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the 210 requires a 15 minute drive on surface streets to and fro.
I'm getting the picture of a top-secret build, filled with those purple/yellow hybrid tangs and peppermint angels, in some super-secure bunker. For Karl Stromberg. 15 minutes on surface streets, but that doesn't include the commute on the Lotus Esprit submarine car to Atlantis!
 
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Lbrdsoxfan

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I'm getting the picture of a top-secret build, filled with those purple/yellow hybrid tangs and peppermint angels, in some super-secure bunker. For Karl Stromberg. 15 minutes on surface streets, but that doesn't include the commute on the Lotus Esprit submarine car to Atlantis!
Lol, if only. It's my 82 year old father's tank. He has been reefing since the early 80's and since I'm the closest to him, it's my problem. My younger brother helps out when I'm not around.
 

Rtaylor

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Sounds like you’re willing to invest in the automation that would make it possible. You can automate testing, dosing, water changes, feeding. About the only thing I can think of that requires regular attention that can’t be automated would be glass cleaning. Family can easily help with that and it’s not a necessity for tank health, just might not look great is all. You can monitor all the automation remotely and even setup wifi cameras if you want additional monitoring ability. Then if there is an unexpected ‘emergency’ like a failed return pump you can see and help walk someone through what to do.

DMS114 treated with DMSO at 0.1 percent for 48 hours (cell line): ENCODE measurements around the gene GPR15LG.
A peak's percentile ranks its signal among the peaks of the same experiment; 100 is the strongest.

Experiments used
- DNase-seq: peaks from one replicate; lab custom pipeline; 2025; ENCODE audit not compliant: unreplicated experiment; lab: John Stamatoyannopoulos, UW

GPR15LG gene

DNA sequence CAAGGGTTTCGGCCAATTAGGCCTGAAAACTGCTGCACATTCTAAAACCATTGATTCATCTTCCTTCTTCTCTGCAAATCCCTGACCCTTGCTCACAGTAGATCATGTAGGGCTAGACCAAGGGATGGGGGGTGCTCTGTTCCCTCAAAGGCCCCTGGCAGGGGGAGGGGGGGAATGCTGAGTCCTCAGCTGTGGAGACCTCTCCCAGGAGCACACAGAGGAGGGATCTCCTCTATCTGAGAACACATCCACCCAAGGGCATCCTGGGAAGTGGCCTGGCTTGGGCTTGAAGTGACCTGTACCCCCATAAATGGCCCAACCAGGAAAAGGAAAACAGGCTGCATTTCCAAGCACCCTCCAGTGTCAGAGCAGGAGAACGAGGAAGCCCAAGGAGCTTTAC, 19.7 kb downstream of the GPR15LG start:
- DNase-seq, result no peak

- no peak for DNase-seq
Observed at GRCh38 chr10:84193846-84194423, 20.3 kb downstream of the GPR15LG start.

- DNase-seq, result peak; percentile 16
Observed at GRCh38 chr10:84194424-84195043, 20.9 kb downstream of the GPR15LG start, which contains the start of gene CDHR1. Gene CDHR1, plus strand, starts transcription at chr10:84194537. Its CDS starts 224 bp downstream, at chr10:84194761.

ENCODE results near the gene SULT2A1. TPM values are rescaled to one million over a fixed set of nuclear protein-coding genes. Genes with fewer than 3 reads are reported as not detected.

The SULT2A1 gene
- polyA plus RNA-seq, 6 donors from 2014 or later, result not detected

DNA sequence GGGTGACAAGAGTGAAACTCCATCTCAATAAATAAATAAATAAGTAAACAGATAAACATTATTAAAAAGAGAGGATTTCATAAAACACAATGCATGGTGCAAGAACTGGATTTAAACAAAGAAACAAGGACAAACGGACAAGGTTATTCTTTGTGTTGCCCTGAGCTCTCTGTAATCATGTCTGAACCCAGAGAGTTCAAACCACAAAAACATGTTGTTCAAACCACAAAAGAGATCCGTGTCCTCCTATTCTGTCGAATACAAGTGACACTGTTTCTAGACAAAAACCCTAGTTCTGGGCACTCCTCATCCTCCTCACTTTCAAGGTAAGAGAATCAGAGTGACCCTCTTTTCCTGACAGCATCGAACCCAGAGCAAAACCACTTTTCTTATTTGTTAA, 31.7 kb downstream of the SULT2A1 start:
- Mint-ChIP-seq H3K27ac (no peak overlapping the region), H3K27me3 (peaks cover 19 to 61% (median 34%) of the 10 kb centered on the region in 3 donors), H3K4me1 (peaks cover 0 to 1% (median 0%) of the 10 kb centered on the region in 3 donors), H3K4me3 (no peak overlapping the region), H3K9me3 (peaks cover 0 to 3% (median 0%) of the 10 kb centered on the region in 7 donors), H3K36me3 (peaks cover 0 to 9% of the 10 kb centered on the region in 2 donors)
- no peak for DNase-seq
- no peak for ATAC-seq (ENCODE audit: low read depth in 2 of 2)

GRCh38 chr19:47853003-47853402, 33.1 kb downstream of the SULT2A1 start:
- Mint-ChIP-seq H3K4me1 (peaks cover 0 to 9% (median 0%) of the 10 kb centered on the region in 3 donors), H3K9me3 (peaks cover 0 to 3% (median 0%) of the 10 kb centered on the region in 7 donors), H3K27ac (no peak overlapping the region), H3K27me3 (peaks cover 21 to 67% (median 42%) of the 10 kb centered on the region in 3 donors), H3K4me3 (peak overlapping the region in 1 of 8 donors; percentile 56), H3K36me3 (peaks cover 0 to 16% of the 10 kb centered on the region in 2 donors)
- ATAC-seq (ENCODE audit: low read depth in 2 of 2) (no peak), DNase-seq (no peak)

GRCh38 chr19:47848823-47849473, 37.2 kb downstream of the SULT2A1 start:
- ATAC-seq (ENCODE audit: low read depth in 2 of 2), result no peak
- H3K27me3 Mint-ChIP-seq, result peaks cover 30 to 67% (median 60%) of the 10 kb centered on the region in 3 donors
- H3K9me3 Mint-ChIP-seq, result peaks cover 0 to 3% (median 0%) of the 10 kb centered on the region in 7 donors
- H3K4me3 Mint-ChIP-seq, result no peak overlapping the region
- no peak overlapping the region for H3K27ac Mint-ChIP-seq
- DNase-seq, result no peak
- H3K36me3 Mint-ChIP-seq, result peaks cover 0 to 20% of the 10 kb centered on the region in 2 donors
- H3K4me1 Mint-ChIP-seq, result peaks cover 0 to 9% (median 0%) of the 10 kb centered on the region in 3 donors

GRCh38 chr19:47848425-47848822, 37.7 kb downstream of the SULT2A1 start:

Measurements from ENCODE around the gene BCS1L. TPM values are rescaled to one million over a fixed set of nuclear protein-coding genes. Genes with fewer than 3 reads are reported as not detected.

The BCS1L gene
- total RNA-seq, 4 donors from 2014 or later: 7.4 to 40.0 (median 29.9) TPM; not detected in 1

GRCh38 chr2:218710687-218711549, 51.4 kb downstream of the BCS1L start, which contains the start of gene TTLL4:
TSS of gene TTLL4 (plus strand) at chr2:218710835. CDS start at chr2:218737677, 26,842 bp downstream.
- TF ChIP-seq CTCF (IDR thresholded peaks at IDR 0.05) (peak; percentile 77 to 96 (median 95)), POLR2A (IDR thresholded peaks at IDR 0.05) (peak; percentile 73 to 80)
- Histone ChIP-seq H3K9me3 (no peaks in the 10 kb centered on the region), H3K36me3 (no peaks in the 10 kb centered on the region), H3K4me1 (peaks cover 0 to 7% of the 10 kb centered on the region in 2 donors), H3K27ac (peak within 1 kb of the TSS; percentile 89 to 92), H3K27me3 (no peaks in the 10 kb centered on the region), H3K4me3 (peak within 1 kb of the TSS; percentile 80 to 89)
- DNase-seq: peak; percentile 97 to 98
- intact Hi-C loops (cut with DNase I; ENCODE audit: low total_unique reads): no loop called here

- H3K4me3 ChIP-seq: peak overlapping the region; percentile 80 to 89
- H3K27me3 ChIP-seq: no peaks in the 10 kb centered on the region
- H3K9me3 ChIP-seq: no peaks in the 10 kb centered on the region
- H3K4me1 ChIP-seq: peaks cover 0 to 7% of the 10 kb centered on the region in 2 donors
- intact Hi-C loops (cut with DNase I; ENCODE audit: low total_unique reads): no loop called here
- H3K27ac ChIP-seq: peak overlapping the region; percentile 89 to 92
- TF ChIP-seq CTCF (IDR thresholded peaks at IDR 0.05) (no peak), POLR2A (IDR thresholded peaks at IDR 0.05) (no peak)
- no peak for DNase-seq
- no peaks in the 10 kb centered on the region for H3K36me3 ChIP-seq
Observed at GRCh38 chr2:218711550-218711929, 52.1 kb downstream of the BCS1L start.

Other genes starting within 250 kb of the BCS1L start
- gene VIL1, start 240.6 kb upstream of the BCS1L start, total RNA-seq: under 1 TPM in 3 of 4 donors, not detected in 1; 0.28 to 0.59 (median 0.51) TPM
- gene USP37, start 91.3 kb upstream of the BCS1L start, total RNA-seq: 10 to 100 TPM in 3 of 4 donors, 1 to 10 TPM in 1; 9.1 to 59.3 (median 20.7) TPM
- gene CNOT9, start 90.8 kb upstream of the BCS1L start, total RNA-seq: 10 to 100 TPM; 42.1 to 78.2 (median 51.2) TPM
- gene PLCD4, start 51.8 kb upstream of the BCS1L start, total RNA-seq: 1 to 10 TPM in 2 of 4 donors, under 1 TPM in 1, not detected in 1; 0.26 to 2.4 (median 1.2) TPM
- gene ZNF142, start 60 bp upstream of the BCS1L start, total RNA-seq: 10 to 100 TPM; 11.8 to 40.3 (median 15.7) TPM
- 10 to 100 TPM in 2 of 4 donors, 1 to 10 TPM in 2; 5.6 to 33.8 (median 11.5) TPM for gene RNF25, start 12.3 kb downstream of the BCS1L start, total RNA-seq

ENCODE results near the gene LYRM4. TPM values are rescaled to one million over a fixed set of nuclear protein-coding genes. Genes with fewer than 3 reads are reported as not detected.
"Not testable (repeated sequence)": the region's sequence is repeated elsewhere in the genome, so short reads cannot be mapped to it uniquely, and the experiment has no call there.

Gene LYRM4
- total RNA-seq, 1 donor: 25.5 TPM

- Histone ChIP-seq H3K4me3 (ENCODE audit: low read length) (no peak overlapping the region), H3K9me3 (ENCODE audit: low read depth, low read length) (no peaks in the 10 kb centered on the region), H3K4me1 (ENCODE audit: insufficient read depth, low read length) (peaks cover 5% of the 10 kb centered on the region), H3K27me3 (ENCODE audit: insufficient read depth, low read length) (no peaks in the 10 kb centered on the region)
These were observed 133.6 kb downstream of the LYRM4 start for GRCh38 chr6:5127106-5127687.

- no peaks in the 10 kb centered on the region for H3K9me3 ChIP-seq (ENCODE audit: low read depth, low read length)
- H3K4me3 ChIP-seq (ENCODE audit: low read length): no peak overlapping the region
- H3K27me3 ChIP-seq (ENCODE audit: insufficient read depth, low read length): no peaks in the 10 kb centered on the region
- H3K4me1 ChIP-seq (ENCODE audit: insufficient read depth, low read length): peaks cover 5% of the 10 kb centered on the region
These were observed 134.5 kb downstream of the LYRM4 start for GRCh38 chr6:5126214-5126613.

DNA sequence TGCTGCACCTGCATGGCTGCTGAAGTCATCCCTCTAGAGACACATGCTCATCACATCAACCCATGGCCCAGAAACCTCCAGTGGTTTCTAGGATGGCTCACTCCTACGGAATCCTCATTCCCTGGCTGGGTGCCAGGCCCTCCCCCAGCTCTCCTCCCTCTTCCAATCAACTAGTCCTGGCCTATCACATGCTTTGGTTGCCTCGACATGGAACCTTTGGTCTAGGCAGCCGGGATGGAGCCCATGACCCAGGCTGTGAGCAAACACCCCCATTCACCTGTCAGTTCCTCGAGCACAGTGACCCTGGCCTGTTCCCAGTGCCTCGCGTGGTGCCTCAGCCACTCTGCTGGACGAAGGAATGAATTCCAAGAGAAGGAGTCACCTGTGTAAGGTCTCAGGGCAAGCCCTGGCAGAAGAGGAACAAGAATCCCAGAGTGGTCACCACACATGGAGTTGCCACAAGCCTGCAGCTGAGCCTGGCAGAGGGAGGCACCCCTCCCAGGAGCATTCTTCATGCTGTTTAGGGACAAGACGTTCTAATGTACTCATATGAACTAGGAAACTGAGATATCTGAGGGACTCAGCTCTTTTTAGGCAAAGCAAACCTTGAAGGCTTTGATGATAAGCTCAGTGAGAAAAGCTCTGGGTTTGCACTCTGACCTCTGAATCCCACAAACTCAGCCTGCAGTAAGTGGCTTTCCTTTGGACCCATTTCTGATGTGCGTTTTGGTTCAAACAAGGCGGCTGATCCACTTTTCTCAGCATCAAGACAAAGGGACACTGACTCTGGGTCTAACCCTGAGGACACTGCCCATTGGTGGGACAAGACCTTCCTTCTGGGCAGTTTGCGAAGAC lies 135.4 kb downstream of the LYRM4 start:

Also a good opportunity to use your FMEA training (failure modes effects analysis) to identify potential failure points, put in redundancies for high risk or catastrophic failures and error proof your system design. Could be a very helpful and useful build thread for a lot of folks if you geek out on that sort of system designing.
 
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carri10

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Thanks All. Really appreciate the insight. Remembering that I will be working from home 50% of the time, it sounds like with careful planning on design and automation it is possible to do. I think I will go for it, now to the planning!